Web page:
This study is the first to investigate the attitude of Jordanian nursing and pharmD students toward DNR orders for terminally ill children. The findings indicate that, despite favorable perspectives on a few elements, Jordanian nursing and pharmD students retain a pessimistic attitude for "DNR orders for terminally ill children" in various important elements on the “attitude on the DNR" survey. In a systematic literature review study, only few studies have investigated the perspectives of students regarding ‘DNR orders for terminally ill children or adult. In one study, Al- Mobeireek revealed recommendation of DNR for healthy adult patients were made by only 16% of Saudi physicians . Another study by Iyilikci found that 66% of anesthesiologists in turkey had ordered written/oral 'DNR orders for terminally ill children . Further research performed by Varon in Singapore observed some misconception regarding 'DNR orders for terminally ill children' among healthcare care providers . These findings show that the implementation of DNR differs based on the Muslim healthcare service providers from one country to another.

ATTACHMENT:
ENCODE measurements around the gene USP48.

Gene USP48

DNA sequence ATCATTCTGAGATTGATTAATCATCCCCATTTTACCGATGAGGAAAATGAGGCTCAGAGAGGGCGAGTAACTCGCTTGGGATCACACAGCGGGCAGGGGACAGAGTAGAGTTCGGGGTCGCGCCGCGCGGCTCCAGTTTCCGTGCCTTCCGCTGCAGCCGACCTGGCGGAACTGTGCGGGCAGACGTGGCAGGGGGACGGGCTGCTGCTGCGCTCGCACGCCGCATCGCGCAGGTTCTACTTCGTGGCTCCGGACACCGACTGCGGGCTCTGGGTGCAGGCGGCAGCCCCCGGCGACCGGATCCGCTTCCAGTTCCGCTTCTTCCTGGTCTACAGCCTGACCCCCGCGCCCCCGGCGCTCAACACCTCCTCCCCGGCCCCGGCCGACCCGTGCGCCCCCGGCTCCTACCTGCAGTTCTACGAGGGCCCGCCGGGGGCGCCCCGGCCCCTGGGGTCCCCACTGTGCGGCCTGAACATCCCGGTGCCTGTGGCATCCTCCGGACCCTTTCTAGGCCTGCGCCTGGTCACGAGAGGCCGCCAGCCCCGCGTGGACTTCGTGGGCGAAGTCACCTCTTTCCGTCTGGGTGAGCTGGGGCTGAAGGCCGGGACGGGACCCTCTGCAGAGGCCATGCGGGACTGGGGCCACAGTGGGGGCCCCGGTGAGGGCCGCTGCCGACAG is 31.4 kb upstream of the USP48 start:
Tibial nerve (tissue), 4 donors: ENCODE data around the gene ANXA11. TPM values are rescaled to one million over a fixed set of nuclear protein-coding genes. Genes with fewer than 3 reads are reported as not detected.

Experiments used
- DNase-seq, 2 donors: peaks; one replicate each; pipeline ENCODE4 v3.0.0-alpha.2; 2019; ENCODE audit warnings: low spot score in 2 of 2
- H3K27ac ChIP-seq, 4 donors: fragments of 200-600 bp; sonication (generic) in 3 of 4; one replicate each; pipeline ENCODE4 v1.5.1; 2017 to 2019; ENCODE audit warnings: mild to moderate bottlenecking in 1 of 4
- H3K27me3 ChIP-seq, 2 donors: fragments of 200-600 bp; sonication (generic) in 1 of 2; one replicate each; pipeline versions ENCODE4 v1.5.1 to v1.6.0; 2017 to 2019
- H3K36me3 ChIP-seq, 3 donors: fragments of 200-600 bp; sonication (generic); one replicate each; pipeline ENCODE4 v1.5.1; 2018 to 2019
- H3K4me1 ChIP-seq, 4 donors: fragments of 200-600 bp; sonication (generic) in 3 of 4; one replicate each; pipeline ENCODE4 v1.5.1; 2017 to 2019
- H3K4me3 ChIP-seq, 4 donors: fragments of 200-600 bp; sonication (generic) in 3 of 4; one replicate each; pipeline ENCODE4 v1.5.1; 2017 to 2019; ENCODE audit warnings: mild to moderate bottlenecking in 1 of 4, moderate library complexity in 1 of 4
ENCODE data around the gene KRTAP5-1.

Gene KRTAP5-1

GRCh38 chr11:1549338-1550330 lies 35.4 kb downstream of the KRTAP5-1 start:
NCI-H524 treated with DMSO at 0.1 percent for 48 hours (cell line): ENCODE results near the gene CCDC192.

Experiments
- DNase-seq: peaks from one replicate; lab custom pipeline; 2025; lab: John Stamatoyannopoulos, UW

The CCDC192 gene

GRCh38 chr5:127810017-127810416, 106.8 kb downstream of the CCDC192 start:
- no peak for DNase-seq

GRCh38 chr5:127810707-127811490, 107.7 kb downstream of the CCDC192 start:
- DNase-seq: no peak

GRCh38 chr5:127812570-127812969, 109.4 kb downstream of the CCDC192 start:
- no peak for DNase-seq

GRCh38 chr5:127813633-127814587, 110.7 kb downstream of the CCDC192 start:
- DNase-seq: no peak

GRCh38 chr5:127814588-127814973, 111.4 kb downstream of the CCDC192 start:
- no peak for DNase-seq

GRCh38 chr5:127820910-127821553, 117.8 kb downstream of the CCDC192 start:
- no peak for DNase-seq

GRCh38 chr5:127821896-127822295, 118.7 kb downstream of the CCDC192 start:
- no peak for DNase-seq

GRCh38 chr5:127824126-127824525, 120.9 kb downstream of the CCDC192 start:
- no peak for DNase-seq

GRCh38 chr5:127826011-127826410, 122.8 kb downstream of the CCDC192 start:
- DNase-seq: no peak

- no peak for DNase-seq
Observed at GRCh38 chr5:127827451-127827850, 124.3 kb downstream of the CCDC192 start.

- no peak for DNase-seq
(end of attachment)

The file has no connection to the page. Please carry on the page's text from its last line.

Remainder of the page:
Moreover, the response of children show that many students answered “I would like to know more about patient's rights” where their religious beliefs greatly influence their attitude toward DNR (2.63, SD= 1.12). Literature search showed no prior studies investigating the perception toward DNR orders for terminally ill children in Jordanian nursing and pharmD students. It is noteworthy that in few studies, medical students and nurses’ attitudes toward euthanasia were analyzed [26,27]. Moghadas et al  and Rastegari-Najafabadi et al  found that almost 50% nurses in Iran accepted the practice of euthanasia during surgery. In another observation study, it was found that 50% of medical scholars in Iran described encouraging opinion toward the use of euthanasia . Previous literature can be compared to the current study since most undergraduate students were from the same religion. Followed by every Islamic sects, any kind of euthanasia are not allowed . But "DNR orders for terminally ill children" are not going against the fundamental Islamic regulations . Islam assumes life as sacred  while comprehends death to be unavoidable aspect of life . Muslims acknowledges death is authorized by God . Thus, treatments are not implied when they just prolong the sufferings of terminal sickness . Removing life-enduring remedies in that situation may appear to allow death to make its natural approach . Hence, the pessimistic impression of Jordanian nursing and pharmD students over "DNR orders for terminally ill children" is not explained with their religious principles and affiliations. It is noteworthy that undergraduate students are showing favorable opinion to additionally understand distinct characteristics of DNR orders for terminally ill children. On the other hand, many undergraduate students revealed that their strict religious convictions greatly impact their attitude toward DNR. One main explanation of the pessimistic approach on "DNR orders for terminally ill children" might arise from absence of deep understanding over DNR orders for terminally ill children. The same way earlier studies indicated that nursing and pharmD students have limited information about many ethical dilemmas . Though many differences in point of view is observed between Muslims, the perspectives on death remains the same .